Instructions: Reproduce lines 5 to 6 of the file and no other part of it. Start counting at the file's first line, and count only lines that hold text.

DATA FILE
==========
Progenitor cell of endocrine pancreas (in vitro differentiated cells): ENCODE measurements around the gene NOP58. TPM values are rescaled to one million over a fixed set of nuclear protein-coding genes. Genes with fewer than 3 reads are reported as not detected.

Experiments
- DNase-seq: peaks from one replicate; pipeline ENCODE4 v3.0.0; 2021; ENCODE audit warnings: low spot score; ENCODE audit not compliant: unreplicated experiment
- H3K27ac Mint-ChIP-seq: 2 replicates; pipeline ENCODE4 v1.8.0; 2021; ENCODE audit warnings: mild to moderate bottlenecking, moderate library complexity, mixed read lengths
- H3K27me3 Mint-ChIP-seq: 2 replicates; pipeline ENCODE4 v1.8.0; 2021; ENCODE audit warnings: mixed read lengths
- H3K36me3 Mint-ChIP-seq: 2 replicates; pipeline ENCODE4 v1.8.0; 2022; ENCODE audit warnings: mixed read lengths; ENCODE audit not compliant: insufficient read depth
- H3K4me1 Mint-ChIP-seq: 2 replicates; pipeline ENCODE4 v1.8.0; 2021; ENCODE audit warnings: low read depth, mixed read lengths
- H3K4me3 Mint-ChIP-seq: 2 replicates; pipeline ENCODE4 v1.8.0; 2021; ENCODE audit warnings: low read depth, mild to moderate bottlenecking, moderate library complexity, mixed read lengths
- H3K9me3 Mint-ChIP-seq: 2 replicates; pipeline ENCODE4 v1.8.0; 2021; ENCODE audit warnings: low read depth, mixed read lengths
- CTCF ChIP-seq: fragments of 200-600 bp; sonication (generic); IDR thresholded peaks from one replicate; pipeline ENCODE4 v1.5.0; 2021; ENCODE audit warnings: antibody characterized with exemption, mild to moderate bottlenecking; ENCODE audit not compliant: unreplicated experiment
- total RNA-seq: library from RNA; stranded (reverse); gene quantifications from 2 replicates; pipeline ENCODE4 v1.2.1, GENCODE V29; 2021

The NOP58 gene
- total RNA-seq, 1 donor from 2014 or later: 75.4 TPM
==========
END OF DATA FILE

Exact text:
- H3K27me3 Mint-ChIP-seq: 2 replicates; pipeline ENCODE4 v1.8.0; 2021; ENCODE audit warnings: mixed read lengths
- H3K36me3 Mint-ChIP-seq: 2 replicates; pipeline ENCODE4 v1.8.0; 2022; ENCODE audit warnings: mixed read lengths; ENCODE audit not compliant: insufficient read depth